7. Curious. Did this sort of thing ever happen back in the glory days of film?
     
  8. It happened to Ilford 15 to 20 years ago, which is why their backing paper has nearly-invisible pale grey numbers.
    It also happened to one of the Chinese 120 film vendors.
     
  9. I always wondered why it didn't happen more. Considering that I sometimes use 40 year old VP, and that ink has been sitting next to the emulsion for 40 years!
    Paper backed roll film is more than 108 years old. (Older than the previous time the Cubs won the world series!) There must have been some work to select optimal dyes for the paper.
    Older films used a light pink paper, before the bright yellow that Kodak used more recently.
    But also, be sure to keep film dry. Don't open frozen film packs until it has warmed up enough to avoid condensation on the film. Moisture could make the gelatin sticky, and stick to the paper. Numbers or not, that isn't good for the images.
     
  10. "But do you know if this a problem on all rolls of Kodak, or likely just some batches?"
    The posts over at APUG have the batch numbers that are affected. I'm sticking to Ilford for the time being.
     
  11. Wow! Lots of info in response to my original query. And I think it answers my question. I followed the suggestion to check out the comments on the APUG website and found the list of bad batch numbers for TMAX 400 which was stated as follows:
    Kodak T-Max 400
    Emulsion 0148 004 through 0152


    I checked the boxes of film I had recently received and they are both 0151 001 09/2017 which fit into the "bad" range! So that question solved, I am left with 9 rolls of unexposed film ($50+!) and have contacted my supplier who I feel was unaware of the problem and then will try the Kodak contact listed above. Since Kodak has supposedly fixed the problem I think that I will stick with TMAX because I have been previously satisfied and my darkroom procedures are set up around TMAX film as well as TMAX developer. But I will be careful to review the batch numbers in case a bad shipment gets through again. Hopefully it will not be "fooled me twice, shame on me"!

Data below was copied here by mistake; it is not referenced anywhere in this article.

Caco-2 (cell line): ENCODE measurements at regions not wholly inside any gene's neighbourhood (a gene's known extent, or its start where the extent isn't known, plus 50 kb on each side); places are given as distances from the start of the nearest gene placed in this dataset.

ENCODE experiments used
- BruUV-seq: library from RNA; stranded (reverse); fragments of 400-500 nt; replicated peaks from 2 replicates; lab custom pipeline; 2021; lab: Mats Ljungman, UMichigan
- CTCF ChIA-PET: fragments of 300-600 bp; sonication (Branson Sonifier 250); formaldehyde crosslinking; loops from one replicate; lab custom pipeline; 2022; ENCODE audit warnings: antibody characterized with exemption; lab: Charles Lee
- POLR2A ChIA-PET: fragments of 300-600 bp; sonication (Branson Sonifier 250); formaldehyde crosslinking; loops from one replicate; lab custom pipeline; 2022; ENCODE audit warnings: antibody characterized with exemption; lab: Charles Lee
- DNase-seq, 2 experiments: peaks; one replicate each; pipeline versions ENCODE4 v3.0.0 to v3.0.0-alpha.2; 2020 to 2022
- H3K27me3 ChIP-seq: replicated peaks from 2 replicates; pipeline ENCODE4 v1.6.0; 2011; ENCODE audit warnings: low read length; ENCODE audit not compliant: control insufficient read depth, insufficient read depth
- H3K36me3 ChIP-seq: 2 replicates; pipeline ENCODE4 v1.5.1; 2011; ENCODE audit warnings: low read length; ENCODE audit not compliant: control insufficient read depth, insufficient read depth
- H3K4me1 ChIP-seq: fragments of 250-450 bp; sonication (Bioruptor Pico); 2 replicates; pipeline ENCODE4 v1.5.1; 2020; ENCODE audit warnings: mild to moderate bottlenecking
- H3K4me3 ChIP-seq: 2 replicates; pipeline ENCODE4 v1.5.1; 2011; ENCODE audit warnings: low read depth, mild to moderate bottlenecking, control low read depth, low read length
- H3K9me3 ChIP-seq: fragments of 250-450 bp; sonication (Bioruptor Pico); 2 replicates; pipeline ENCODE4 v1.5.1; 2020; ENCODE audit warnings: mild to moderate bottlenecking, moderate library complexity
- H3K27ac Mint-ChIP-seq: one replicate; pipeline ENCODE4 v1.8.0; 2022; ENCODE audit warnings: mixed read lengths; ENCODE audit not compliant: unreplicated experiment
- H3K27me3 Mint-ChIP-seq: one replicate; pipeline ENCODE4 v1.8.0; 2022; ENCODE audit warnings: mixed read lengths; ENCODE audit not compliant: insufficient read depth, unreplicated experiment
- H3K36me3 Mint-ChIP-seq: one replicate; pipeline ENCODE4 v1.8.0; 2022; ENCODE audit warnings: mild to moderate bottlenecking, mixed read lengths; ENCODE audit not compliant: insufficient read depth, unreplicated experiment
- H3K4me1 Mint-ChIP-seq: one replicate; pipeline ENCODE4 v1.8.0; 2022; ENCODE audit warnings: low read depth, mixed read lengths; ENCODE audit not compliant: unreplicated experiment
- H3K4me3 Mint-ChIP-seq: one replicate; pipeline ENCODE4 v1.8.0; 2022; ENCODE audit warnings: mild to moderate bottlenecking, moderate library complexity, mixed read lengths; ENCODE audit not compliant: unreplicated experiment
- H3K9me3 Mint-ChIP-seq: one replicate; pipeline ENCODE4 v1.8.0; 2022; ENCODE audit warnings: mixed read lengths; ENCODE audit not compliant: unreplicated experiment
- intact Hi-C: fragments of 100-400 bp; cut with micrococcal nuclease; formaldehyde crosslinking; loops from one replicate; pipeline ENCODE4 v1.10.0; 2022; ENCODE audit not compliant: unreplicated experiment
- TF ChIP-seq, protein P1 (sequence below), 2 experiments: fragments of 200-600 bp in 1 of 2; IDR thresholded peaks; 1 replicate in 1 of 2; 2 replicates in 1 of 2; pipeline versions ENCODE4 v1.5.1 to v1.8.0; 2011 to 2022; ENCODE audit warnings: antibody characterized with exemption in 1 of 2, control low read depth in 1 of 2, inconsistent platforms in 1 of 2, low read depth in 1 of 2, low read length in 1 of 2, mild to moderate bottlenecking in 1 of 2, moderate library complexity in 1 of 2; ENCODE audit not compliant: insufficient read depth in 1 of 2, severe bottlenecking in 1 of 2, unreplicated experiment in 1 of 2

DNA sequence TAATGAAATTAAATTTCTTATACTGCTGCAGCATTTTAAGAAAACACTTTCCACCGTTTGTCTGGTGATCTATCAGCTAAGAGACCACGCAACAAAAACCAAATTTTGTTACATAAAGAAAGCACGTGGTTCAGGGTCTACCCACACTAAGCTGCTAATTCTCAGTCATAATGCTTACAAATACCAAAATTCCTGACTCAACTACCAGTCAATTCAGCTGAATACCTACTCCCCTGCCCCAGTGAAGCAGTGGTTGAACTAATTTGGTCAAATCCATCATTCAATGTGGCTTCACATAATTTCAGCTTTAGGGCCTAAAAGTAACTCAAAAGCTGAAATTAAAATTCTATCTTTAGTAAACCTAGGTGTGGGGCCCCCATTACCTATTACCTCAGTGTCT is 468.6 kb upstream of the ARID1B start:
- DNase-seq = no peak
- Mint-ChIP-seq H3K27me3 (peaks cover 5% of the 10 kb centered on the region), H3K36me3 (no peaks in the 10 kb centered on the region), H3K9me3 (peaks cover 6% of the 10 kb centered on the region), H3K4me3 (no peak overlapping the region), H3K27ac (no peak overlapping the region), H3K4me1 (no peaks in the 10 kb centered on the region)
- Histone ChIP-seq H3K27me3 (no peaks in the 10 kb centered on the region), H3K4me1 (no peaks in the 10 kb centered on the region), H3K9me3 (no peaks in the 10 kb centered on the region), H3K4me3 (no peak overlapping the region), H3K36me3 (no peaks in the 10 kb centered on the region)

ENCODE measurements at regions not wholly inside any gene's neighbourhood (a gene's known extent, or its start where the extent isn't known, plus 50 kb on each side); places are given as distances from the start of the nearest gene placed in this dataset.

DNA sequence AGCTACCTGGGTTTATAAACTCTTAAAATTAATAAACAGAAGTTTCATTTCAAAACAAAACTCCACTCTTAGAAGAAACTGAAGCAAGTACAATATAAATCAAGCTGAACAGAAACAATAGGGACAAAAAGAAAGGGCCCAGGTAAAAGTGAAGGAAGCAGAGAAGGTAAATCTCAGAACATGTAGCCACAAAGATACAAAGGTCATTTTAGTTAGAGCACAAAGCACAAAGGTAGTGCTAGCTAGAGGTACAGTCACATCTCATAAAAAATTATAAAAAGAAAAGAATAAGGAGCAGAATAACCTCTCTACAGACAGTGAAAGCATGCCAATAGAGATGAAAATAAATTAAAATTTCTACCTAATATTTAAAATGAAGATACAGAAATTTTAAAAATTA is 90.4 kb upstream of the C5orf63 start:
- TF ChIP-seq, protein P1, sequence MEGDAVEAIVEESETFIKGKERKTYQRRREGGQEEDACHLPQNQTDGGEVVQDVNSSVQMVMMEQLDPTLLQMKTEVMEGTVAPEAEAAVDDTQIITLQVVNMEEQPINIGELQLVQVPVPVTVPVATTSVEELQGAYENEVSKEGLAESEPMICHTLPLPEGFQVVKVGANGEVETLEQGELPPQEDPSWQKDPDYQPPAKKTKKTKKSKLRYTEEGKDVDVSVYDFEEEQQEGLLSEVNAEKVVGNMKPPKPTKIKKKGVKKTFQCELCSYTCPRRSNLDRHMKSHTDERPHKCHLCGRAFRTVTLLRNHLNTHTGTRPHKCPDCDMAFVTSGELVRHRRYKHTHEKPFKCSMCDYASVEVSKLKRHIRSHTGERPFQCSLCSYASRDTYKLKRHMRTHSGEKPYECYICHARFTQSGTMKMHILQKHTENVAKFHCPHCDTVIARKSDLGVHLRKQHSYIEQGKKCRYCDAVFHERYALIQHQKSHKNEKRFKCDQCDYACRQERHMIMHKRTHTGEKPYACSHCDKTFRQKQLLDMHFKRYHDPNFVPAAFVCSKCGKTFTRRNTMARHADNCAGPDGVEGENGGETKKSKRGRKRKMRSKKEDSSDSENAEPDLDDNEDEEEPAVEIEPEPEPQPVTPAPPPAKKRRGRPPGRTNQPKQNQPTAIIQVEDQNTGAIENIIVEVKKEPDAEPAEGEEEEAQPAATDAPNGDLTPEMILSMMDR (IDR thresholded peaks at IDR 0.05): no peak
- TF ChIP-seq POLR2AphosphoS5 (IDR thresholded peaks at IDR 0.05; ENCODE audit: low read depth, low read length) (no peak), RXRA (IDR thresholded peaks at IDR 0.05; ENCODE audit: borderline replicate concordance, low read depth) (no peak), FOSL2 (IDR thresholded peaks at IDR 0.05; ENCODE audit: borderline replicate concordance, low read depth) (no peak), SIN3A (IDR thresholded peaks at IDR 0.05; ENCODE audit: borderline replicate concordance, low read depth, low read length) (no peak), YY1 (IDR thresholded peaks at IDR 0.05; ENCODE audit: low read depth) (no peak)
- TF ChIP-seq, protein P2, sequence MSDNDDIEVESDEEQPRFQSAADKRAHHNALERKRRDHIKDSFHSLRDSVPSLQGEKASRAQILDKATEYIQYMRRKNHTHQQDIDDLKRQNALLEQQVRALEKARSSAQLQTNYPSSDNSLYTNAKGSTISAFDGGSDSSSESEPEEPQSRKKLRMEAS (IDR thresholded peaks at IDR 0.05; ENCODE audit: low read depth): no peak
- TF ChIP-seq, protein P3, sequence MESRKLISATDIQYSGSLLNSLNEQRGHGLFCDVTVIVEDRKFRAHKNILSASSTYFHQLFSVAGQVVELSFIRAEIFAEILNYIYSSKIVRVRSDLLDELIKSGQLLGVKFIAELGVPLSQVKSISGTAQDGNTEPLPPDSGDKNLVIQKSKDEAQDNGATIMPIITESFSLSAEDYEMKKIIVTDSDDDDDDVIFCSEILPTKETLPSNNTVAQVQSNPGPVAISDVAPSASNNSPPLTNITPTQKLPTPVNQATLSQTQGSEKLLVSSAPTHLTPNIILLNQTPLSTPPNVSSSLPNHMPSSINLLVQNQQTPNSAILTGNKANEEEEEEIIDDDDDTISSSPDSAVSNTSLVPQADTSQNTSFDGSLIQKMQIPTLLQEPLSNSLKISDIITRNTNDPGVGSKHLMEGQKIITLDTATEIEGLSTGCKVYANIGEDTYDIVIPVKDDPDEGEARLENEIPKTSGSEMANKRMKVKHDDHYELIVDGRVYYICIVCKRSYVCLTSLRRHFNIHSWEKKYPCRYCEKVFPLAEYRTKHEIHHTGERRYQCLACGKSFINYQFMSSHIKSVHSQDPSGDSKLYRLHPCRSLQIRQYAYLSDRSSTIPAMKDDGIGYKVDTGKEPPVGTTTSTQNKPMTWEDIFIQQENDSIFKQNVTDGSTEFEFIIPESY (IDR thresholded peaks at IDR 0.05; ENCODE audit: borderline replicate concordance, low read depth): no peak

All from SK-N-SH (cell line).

So, thanks to all for your attention. I applaud this forum for providing an answer that I do not know if I could have figured out any other way.
     
  12. I'm betting that you purchased your film from Adorama or B & H. Over at APUG, almost w/o exception, that's the retailers that were experiencing the issue. I checked into this problem some time ago and the folks at Freestyle said that they had never run into this problem w/ their stock of T-Max. It's a Kodak film that I don't shoot (Tri-X all the way), but I feel for people that have had their shots ruined by this. Easy enough to clone out if you digitally process, a lot trickier in a darkroom.